The Sentinel Building, also known as Columbus Tower, sits at the corners of Columbus Avenue, Kearny Street and Jackson Street.

The building is a classic Beaux-Arts flatiron. Flatiron buildings were structures built primarily between 1880 and 1926. Most flatirons were built in either the Beaux-Arts or Renaissance Revival architectural style that was popular at the time. These types of buildings are called flatirons because they are shaped like a flat clothes iron. This design is necessary for the trapezoid or triangular-shaped lots that are commonly found in 19th-and-20th century city grids. These odd-shaped lots appeared when the grids incorporated diagonal streets such as Columbus and Market Streets in San Francisco.

Flatirons were some of the first skyscrapers to use steel frames over reinforced  concrete. They employed an efficient use of what was often considered an unbuildable lot. At the same time, they added architectural interest to the neighborhood.

San Francisco is the home to several flatiron buildings. The most recognizable is the Sentinel, designed by Salfield and Kohlberg and clad in white tile and copper. Construction on the Sentinel was begun before the 1906 earthquake and fire. The framing survived the disaster, and the building was completed in 1907.

The building has eight floors above ground, and houses an expansive basement. The top floor initially housed the real estate offices of its owner, the notorious Abe Ruef. Ruef was a local political figure who spent time in San Quentin for bribery. Ceasar’s Grill, a hotspot during prohibition, occupied the basement; years later that spot was the home of the Hungry i.

The Sentinel after the 1906 Earthquake and Fire.  Photo Credit: San Francisco Public Library

In 1958, Rob Moor, a Dutch-born businessman purchased the building as an investment, on the advice of his architect and friend Henrick Bull. San Francisco had not yet awoken to historic preservation, and the building was scheduled for demolition. With the guidance of Bull, Moor began to restore the building. He also renamed it Columbus Tower.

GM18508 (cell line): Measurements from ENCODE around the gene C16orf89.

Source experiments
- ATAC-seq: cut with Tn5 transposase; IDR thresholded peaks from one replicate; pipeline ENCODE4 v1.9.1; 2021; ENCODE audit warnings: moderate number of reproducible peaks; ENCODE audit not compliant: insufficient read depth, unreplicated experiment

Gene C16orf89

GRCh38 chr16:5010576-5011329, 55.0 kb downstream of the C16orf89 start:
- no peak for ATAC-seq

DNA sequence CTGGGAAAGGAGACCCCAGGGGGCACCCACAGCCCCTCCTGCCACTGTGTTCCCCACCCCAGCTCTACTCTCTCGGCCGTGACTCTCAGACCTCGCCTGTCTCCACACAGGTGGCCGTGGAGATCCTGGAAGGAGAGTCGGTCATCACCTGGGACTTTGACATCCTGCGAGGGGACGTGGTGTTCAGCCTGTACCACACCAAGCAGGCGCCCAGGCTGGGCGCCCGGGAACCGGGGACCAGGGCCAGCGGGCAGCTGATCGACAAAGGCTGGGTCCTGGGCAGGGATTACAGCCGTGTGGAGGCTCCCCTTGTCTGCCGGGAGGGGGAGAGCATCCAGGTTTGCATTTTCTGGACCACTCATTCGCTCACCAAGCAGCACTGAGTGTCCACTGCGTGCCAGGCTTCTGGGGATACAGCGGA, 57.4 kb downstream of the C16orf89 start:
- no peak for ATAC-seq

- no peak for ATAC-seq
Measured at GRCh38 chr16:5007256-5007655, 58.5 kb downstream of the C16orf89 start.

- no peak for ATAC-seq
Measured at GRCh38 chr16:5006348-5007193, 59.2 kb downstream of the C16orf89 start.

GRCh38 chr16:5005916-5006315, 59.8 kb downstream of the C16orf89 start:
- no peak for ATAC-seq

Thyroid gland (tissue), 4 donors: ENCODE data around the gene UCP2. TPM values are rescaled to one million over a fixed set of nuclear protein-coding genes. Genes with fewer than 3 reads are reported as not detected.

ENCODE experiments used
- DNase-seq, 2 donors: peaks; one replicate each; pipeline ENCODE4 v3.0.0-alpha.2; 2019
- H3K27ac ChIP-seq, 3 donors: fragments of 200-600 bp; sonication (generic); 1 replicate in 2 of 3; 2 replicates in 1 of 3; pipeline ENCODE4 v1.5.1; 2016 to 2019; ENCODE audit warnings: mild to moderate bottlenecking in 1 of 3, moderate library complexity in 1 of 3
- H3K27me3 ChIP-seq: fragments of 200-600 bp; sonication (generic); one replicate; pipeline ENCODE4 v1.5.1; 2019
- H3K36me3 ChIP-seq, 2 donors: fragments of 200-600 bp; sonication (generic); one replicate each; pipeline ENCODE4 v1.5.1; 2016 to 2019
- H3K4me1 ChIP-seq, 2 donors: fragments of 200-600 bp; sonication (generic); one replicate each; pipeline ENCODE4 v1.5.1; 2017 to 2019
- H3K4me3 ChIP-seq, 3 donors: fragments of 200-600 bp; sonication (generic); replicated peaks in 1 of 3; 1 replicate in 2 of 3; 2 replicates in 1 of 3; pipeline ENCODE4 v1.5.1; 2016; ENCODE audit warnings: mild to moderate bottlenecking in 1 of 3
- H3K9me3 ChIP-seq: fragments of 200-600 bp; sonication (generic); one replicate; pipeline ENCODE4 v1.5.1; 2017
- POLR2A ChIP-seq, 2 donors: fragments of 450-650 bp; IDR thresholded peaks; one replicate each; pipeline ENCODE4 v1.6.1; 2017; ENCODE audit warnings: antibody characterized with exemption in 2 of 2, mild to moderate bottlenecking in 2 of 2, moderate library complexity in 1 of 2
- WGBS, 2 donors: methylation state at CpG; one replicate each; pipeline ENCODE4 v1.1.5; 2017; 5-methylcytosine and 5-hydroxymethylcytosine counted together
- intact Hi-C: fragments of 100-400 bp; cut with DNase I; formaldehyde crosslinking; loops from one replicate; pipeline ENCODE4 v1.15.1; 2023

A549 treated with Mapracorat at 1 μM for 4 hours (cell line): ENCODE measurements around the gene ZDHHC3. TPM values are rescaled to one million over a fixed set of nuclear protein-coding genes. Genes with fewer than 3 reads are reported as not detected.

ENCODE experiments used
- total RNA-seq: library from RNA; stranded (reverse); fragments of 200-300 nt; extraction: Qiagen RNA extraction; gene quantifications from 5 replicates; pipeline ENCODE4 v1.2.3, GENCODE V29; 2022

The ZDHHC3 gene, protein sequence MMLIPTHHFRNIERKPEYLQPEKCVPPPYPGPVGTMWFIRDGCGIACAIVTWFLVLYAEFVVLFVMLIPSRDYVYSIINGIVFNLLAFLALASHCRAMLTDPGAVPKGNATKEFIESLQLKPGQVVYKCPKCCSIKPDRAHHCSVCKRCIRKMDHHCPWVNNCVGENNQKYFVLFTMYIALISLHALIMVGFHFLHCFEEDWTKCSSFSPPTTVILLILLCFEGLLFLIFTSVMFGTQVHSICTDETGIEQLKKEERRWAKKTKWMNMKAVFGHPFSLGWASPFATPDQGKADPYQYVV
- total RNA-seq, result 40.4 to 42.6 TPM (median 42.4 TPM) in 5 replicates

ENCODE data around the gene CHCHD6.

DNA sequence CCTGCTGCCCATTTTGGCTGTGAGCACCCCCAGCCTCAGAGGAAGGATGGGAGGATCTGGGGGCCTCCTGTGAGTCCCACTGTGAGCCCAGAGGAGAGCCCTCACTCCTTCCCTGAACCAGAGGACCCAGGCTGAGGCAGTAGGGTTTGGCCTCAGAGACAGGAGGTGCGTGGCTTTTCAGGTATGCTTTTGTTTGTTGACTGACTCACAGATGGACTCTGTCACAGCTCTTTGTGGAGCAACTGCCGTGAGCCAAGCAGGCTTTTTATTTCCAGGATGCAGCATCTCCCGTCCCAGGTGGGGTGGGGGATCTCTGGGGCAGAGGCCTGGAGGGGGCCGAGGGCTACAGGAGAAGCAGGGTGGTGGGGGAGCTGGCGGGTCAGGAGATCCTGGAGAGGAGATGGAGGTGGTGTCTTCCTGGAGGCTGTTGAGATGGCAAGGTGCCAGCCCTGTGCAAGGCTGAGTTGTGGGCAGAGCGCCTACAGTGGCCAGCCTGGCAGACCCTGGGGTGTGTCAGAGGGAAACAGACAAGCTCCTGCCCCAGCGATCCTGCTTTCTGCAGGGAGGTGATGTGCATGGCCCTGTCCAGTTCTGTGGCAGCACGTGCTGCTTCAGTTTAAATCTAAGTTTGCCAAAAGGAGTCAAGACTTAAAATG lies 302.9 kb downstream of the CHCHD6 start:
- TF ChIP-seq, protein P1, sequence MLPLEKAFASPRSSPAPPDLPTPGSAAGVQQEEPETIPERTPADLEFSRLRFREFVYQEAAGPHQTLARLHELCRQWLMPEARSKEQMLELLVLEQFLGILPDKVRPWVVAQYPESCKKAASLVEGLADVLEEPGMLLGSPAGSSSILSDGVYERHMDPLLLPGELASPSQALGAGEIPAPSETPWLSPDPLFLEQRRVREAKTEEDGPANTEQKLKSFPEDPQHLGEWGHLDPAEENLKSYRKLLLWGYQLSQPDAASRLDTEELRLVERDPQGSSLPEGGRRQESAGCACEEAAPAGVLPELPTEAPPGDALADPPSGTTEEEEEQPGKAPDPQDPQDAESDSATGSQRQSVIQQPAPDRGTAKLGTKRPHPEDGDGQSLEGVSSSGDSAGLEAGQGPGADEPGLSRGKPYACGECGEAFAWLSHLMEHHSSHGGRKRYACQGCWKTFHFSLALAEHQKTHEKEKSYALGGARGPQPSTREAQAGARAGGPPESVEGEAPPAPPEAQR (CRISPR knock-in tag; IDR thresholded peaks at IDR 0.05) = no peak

A short two years later, at a one and one-half times profit, Moor sold the building to the Kingston Trio. The Kingston Trio used the building for their corporate headquarters, and had a sound studio in the basement throughout the 1960s.

On June 13, 1970, the building was declared San Francisco Landmark #33 and renamed the Sentinel Building.

The Kingston Trio sold the building to Francis Ford Coppola in 1973 for $500,000. It has remained in the hands of Mr. Coppola as the headquarters for his corporation Zoetrope. Offices occupy the upper floors; there is a small screening room in the basement and a private apartment on the top floor. The ground floor houses Zoetrope Restaurant, featuring wines from the Coppola’s Napa Valley winery.

A flatiron building at 540 Market Street  

The only flatiron residential building in San Francisco, 1081 Haight Street  

The Sentinel Building (Map)
916 Kearney
San Francisco, CA 94133

Follow Untapped Cities on Twitter and Facebook. Get in touch with the author @PQPP3.


  1. […] people see and why most people call it that. To learn more about the Sentinel Read my article at Untapped Cities  Posted by admin at 1:32 pm  Tagged with: Columbus Tower, Flat Iron Building, North […]

  2. […] people see and why most people call it that. To learn more about the Sentinel Read my article at Untapped Cities TweetShare this:Print  Posted by admin at 1:32 pm  Tagged with: Columbus […]

Leave a Comment